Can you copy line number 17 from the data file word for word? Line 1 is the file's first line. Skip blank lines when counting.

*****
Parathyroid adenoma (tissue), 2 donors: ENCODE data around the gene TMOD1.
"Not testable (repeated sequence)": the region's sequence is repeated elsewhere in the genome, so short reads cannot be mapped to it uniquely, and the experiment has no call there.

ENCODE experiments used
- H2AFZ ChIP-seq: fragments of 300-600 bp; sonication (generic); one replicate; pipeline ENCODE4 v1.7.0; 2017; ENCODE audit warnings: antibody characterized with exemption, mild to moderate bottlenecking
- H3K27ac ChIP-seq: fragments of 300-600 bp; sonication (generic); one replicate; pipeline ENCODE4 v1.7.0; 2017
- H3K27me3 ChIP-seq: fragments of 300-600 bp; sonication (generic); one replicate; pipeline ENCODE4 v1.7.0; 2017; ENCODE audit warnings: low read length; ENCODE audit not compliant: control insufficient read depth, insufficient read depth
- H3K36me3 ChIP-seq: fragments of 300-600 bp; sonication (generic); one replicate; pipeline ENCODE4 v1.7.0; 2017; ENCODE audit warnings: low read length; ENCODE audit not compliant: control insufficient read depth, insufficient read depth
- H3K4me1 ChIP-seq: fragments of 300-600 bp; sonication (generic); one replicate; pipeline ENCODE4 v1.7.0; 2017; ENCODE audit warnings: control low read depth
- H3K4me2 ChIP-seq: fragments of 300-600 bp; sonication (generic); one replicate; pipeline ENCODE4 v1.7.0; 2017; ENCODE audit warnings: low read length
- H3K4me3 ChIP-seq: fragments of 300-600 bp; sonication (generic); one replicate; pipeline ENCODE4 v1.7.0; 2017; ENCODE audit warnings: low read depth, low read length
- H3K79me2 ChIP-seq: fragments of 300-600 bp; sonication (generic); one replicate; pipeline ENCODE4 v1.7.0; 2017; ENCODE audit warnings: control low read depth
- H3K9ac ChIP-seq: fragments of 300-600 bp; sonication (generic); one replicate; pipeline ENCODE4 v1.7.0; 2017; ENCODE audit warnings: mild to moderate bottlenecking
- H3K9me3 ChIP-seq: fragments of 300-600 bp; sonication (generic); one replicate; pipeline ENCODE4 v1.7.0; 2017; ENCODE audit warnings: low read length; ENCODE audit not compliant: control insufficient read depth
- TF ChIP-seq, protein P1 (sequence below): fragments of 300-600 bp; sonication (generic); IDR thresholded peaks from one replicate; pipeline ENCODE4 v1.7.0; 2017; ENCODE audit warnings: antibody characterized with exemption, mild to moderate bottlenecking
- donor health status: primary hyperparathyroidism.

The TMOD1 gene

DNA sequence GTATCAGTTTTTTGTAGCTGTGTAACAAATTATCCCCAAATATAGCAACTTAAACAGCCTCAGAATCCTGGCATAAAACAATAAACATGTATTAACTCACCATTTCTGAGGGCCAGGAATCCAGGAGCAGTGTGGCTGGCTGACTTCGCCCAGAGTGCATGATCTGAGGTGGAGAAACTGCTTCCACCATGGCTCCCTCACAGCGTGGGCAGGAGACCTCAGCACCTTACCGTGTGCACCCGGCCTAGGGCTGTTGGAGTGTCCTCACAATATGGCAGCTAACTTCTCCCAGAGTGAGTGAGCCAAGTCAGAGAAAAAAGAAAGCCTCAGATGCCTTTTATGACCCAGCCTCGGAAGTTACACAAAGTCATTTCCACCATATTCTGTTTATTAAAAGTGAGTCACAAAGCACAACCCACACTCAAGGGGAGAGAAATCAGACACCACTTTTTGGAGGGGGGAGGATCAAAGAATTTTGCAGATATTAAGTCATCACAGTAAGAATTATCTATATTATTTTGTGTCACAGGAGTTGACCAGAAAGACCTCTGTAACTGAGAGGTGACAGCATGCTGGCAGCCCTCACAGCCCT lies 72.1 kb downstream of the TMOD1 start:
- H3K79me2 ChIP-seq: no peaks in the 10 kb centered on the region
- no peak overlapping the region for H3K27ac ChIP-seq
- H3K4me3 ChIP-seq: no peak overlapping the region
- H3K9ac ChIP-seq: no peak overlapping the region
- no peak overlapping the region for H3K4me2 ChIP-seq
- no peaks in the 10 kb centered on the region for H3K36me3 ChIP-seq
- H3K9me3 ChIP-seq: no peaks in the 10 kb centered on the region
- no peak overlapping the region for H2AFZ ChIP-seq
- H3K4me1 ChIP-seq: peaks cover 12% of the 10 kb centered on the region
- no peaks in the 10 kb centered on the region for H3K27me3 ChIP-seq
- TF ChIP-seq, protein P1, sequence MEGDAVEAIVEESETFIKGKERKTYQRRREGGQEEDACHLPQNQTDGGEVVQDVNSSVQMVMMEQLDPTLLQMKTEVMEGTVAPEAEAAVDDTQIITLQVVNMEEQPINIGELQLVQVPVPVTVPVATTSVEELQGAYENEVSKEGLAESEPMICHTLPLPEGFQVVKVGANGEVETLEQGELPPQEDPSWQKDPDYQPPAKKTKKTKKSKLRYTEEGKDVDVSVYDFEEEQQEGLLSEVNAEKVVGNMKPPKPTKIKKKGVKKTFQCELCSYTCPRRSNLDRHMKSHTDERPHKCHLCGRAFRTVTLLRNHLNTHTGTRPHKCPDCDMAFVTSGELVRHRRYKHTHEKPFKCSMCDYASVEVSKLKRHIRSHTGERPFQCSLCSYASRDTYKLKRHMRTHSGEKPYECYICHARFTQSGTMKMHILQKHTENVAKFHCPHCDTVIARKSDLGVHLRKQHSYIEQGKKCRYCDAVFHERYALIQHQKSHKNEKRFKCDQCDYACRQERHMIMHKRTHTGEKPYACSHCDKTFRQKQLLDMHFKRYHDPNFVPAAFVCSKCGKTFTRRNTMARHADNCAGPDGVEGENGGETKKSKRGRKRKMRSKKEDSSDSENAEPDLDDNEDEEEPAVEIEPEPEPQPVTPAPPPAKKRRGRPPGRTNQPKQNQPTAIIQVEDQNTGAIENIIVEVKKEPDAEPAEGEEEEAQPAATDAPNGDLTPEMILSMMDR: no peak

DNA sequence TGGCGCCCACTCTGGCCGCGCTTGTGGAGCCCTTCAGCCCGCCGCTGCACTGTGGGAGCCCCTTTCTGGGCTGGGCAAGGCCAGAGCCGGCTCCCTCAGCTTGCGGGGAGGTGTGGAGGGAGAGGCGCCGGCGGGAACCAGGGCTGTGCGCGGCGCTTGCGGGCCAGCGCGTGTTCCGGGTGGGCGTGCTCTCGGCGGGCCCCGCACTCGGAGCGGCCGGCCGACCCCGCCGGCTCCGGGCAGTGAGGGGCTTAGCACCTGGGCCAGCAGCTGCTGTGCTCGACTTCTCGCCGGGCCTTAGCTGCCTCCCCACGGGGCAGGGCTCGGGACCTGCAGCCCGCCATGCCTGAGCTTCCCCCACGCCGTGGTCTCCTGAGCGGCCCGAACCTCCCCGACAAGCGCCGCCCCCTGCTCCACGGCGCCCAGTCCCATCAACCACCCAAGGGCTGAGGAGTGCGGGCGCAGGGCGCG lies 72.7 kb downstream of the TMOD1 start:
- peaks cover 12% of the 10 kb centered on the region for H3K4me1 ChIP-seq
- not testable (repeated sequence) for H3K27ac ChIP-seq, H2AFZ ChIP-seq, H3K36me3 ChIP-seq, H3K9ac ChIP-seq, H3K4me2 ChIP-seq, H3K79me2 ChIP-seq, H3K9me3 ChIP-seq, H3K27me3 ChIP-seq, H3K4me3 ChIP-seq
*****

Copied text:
DNA sequence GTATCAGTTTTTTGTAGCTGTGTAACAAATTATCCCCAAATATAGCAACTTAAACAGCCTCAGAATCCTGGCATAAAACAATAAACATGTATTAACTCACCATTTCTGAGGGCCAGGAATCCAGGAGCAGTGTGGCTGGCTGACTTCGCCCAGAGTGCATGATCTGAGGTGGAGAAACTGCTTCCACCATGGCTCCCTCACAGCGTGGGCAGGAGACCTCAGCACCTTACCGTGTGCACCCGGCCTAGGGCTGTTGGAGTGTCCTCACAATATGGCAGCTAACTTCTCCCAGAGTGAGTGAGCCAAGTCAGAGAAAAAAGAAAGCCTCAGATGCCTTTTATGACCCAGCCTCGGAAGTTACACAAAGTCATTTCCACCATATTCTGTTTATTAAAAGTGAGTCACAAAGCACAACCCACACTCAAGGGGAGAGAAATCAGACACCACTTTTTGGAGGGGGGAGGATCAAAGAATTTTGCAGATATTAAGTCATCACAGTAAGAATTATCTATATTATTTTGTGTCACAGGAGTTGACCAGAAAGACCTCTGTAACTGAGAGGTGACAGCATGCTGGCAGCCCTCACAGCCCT lies 72.1 kb downstream of the TMOD1 start: